The human population is growing and we are spreading into areas where wildlife once ruled. Coyotes are seen more and more in urban areas where they used to reside only in the countryside. Housing developments and natural habitat destruction like flooding and wildfires are forcing them into finding new territories. Just because you don’t see them, you can’t assume they’re not there. Coyotes now live in each part of North America. One single coyote’s range from their den is a radius of 12 miles, and they tend to be nocturnal so they typically hunt at night, but may also hunt during the day. Coyotes are adaptable and opportunistic, taking advantage of unintentional human behaviors that provide easy water and food to them. But there are some things you can do to keep your pets safe from coyotes.
Coexisting With Coyotes
They’re just like any other wildlife. We must learn to coexist with them as peacefully as possible. They have just as much a right to be living, as humans and our pets. We don’t wish them any harm. Having said that, we want to keep our pets, and us, safe from being hurt or eaten by coyotes.
If you see a coyote, get big. You will want to appear larger than the animal to scare it off. Raise your arms and wave them around. Shout loud to scare it off. If you are wearing a jacket, open it up and slap it around.
Keep dogs close to you, but don’t bend over toward them. It may be suggested to pick up small dogs, however, if you are not within close range of the coyote.
Carry large colorful umbrellas and some golf balls or rocks in your pocket. You can close and open the umbrella a few times, put it over your shoulder to look big, and if they don’t head the other way, throw the rocks and golf balls at the coyote.
You can also carry air horns and blow them to scare the coyotes away.
What NOT To Do Around Coyotes
Do not turn your back on them and run away. If you do this, you are acting like prey. Do not throw your food at them. If you are within fifty feet of them, do not bend down to pick up small animals. This makes you look like you are small and cowering. Get pets as close to you as possible and get big.
Keeping Dogs Safe Around Coyotes
You should walk your dog on a 6-foot or shorter leash. Walking in high pedestrian areas with traffic is preferred. Try not to establish regular routines and leave at different times every day. Walking different routes every day will avoid setting up patterns for the coyotes to detect. They will stalk you to learn your routines. Further, avoid paths near abandoned properties or bushy areas.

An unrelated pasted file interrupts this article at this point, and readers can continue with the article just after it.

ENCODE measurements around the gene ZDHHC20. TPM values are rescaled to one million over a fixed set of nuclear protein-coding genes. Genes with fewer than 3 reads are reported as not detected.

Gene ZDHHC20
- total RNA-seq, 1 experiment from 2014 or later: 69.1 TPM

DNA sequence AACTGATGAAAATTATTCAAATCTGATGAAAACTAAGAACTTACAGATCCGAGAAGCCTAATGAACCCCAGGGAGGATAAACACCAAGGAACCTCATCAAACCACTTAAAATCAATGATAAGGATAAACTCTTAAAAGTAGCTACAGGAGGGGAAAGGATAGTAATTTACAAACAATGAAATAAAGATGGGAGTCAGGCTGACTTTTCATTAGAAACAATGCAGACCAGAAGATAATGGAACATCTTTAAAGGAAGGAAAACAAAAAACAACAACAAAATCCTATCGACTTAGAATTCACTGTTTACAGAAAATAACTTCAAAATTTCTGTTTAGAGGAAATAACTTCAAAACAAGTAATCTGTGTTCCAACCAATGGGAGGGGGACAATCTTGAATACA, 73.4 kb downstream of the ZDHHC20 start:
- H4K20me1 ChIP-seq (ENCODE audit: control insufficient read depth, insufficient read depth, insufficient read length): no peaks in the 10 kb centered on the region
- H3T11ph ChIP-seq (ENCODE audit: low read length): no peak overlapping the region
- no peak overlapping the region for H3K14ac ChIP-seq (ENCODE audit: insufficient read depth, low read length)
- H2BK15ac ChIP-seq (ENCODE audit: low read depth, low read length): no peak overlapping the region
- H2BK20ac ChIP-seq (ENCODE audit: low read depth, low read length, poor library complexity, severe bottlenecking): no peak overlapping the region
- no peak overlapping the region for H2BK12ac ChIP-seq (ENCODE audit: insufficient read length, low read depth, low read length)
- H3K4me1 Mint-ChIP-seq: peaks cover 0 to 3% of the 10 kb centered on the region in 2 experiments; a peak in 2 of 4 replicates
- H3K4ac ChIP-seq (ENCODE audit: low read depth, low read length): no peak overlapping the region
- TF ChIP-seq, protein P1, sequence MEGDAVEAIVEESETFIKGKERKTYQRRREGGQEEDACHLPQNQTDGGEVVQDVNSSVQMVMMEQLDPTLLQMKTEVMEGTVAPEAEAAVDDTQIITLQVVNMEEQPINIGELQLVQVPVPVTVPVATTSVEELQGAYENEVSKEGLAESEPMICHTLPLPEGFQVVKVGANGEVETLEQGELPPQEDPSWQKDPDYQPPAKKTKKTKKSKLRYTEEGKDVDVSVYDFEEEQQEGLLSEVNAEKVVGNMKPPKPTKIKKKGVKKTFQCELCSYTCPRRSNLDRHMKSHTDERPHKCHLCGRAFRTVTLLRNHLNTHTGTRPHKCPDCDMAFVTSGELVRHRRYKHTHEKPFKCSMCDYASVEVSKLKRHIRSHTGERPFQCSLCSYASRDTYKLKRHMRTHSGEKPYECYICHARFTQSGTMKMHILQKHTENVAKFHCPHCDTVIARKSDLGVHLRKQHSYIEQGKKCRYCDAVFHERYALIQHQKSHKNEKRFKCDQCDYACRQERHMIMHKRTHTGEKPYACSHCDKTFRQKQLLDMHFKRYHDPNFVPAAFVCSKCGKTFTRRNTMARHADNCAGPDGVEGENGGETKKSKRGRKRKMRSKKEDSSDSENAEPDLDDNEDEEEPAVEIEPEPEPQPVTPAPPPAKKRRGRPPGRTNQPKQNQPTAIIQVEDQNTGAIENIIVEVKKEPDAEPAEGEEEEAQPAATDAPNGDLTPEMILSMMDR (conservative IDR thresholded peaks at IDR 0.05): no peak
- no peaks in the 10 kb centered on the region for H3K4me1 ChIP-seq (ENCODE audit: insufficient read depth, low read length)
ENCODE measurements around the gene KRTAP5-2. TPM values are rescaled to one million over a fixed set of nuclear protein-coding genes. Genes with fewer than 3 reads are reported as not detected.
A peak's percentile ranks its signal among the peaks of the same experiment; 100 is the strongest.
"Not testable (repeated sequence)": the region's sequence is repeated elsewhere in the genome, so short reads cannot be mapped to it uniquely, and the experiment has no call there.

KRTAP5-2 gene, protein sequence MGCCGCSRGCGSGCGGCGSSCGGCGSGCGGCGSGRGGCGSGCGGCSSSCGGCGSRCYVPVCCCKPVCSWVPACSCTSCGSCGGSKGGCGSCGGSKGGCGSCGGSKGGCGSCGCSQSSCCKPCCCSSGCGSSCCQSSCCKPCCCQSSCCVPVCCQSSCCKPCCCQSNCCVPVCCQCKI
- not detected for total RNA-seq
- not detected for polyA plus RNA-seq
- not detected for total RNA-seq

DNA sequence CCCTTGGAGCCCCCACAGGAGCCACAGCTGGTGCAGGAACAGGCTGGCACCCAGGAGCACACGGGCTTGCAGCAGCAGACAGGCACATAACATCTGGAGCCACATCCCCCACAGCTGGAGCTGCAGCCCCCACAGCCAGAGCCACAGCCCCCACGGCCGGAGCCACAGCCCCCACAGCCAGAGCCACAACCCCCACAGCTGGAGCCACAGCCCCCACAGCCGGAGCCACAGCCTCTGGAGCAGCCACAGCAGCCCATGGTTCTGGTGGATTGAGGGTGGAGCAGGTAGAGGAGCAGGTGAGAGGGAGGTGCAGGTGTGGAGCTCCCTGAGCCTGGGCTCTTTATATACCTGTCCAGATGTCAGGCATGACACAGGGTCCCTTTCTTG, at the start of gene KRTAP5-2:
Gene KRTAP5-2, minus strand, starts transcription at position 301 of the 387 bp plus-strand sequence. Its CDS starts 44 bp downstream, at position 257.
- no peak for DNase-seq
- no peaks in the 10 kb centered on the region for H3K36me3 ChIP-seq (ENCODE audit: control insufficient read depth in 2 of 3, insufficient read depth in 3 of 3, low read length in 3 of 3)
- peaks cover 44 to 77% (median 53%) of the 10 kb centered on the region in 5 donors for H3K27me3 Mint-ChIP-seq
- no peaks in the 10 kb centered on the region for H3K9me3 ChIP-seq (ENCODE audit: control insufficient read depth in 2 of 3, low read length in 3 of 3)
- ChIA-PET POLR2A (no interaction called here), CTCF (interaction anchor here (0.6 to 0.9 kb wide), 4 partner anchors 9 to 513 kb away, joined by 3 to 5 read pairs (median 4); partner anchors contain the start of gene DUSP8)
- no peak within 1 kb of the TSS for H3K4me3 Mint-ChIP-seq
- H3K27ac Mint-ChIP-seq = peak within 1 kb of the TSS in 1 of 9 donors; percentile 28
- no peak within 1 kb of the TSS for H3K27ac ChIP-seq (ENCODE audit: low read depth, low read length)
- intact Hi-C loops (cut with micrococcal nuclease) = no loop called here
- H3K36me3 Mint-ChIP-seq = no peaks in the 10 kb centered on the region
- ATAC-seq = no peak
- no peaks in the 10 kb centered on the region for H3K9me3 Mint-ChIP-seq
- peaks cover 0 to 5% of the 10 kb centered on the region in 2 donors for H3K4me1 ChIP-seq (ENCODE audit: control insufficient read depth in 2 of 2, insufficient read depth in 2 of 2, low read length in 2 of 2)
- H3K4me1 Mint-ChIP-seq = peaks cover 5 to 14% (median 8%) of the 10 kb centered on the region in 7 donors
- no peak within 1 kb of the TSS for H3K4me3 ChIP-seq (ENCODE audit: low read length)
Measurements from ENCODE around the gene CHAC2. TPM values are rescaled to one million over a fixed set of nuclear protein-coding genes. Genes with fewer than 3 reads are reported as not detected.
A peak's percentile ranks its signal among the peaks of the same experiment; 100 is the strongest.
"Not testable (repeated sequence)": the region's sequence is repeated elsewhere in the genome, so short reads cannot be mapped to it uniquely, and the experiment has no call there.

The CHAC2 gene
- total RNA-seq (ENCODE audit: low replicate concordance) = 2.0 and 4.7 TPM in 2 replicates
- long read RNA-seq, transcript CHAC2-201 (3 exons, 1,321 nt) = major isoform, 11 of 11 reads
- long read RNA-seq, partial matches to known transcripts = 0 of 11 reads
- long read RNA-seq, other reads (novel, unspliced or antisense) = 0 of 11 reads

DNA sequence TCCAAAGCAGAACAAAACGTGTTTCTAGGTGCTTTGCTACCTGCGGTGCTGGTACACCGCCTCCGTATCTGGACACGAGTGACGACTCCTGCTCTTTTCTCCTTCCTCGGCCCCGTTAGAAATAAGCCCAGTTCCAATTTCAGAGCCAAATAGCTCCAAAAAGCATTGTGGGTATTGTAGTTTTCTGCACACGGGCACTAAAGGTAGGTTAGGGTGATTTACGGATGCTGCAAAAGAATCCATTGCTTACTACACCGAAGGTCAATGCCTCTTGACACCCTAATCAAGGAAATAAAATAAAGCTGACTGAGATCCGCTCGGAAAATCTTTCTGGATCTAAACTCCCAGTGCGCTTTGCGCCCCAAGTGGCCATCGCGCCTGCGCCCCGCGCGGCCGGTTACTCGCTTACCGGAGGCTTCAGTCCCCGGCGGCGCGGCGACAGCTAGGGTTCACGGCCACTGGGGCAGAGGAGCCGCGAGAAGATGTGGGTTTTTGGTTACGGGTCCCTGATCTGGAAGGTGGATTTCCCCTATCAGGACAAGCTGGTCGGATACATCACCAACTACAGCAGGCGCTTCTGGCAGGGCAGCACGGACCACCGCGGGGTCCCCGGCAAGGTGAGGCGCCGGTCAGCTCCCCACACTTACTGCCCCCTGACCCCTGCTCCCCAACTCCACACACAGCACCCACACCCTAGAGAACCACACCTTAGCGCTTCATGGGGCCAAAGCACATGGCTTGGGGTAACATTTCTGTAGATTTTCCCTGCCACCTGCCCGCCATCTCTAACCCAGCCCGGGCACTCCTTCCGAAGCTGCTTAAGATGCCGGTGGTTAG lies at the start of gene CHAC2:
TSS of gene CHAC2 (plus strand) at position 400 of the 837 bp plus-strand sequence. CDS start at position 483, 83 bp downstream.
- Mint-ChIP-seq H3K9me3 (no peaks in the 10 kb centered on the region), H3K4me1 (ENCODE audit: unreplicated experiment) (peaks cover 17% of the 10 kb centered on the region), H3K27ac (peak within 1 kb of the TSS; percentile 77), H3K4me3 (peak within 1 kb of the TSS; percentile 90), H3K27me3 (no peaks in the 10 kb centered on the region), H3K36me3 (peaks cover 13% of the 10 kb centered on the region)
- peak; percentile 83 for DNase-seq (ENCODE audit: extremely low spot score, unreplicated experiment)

It’s never okay to let your dog play with coyotes. Don’t encourage your dog to interact with the coyotes. Do not use your dog as bait to play with them.
Do not feed the coyotes. When coyotes are fed by a human, they lose their natural fear of humans. This is very dangerous to them. You might be okay, but the next person or small child with their pet might not be so lucky.
Keep Pets Indoors
When possible, if you want to keep your pets safe from coyotes, keep them indoors. A pet who is kept indoors is safe. Pets allowed to roam free, like cats, are not.
Deter Coyotes With Yard Maintenance
Clear brush and vegetation in your yard. Remove any small animal habitats that might attract coyotes and remove areas where the coyotes can hide while they stalk their prey.
You can install cat posts higher than 7 ft, with platforms at the top for cats to use as an escape from coyotes. The posts must be made of materials that the cats can climb, like tree bark, outdoor carpet, or sisal rope. When a cat is being chased by a predator, it can hopefully climb the post and sit on the platforms until they are gone.
Remove items that attract coyotes like pet food, compost piles, fountains and fish ponds, garbage, small animals like rabbits and chickens, and bird feeders.
By being prepared and alert, there are several ways humans, coyotes, and other animals can successfully coexist in nature.